Uzbekistan is preparing to bury President Islam Karimov, one of the most authoritarian leaders of Asia, who died this week.
He ruled for 27 years, and is accused by human rights groups of severely repressing dissent.
Saturday’s funeral comes amid uncertainty over who will succeed him.
However, the occasion – in the home city of Samarkand of Mr Karimov – will be managed by Prime Minister
Shavkat Mirziyoyev, viewed as a possible successor.
An United Nations report has described the utilization of torture under Mr Karimov as “organized”.
The late leader regularly warranted his strong arm tactics by emphasizing the danger from Islamist militancy in the predominantly Muslim state, which borders Afghanistan.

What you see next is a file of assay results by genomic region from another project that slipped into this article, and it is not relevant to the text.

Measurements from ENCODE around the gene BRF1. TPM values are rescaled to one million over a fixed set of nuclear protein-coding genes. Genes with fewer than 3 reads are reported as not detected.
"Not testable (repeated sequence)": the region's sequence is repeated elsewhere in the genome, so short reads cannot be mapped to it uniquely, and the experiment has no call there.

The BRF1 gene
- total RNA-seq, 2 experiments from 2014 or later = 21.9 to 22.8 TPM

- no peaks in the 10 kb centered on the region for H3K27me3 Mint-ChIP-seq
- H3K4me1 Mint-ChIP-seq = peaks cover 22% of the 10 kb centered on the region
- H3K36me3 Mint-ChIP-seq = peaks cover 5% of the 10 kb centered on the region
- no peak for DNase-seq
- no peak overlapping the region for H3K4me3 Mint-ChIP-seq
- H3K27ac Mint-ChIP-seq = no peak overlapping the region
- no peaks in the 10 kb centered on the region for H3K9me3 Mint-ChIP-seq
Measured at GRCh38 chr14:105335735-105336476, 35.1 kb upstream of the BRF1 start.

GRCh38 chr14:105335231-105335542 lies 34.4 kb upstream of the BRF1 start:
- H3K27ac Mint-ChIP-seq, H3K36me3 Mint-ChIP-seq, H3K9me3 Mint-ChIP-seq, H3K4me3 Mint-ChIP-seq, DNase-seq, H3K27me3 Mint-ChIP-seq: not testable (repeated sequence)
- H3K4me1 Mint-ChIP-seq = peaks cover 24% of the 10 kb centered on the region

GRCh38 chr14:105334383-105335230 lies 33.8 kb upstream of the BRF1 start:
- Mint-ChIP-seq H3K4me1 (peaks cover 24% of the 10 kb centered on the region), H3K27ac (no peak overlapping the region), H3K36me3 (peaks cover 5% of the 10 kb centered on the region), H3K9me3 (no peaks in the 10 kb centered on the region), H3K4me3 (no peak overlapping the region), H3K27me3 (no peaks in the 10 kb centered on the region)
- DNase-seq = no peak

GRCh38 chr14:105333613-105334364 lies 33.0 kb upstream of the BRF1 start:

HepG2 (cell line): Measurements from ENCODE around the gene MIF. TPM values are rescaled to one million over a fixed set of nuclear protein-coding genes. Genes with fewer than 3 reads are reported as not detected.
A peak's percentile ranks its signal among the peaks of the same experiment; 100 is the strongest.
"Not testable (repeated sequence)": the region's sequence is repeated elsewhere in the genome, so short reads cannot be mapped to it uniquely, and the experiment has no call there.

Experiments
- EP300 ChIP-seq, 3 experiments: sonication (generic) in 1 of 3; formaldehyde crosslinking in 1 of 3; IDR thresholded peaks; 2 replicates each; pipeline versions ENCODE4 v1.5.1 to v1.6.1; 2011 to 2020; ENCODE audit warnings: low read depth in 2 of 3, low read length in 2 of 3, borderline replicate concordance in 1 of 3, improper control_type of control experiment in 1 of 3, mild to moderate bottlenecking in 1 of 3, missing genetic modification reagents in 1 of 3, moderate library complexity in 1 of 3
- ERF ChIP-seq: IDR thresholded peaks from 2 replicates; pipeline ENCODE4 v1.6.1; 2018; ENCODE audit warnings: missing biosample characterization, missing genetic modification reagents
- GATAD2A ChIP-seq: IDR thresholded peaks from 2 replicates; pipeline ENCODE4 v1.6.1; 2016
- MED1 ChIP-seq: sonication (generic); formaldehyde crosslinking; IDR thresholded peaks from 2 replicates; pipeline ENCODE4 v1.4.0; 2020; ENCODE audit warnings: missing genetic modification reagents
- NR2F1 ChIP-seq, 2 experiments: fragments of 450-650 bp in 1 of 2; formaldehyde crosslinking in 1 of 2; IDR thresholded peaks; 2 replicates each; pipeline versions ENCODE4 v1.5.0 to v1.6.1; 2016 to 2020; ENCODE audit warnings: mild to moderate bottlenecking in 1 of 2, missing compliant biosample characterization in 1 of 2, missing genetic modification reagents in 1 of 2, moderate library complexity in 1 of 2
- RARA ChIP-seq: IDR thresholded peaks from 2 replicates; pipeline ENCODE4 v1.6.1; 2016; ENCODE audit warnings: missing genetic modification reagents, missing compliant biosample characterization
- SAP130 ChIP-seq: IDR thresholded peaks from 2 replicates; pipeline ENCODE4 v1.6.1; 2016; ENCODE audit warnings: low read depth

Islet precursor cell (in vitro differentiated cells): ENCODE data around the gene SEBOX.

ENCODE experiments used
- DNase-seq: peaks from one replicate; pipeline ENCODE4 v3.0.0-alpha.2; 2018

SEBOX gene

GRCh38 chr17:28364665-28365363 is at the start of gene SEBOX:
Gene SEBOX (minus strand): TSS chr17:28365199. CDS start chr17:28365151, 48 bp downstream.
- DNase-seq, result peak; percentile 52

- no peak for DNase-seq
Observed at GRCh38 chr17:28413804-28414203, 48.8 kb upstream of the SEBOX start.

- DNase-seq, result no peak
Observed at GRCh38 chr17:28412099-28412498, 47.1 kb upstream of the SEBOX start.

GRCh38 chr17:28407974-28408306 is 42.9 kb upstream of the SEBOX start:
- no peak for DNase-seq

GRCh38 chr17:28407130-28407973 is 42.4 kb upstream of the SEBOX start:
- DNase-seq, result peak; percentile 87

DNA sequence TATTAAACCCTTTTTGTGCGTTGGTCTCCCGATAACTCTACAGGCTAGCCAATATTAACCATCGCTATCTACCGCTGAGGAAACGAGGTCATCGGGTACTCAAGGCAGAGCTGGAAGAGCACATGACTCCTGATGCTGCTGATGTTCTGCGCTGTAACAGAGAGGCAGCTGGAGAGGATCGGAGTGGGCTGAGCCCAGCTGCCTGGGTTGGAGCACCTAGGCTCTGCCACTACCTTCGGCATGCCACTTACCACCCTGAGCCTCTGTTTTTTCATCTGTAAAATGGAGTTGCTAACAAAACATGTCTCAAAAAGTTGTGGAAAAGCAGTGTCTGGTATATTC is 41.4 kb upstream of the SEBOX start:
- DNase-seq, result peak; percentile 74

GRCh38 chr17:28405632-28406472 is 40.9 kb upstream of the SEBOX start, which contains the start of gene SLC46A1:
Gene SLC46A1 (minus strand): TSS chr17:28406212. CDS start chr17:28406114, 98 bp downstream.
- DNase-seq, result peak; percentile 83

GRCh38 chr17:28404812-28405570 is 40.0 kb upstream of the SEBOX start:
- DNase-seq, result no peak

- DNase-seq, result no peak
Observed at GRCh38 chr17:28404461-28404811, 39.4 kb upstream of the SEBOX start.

The official announcement of the death of Islam Karimov came on Friday night. But the PM of Turkey had sent condolences to Tashkent hours earlier – live on television – saying that the Uzbek leader had died.
Suit was soon followed by the Georgian president. The government in Tashkent never recovered consciousness and has released a medical report saying that Mr Karimov suffered a massive stroke last weekend.
Islam Karimov ruled for more than a quarter of a century so his death could well start a battle for power.
People would check who headed the funeral commission for a clue concerning who’d take over, when Soviet leaders died. That could make Mr Mirziyoyev the guy to watch. But, for Uzbekistan, all that is uncertain and unprecedented.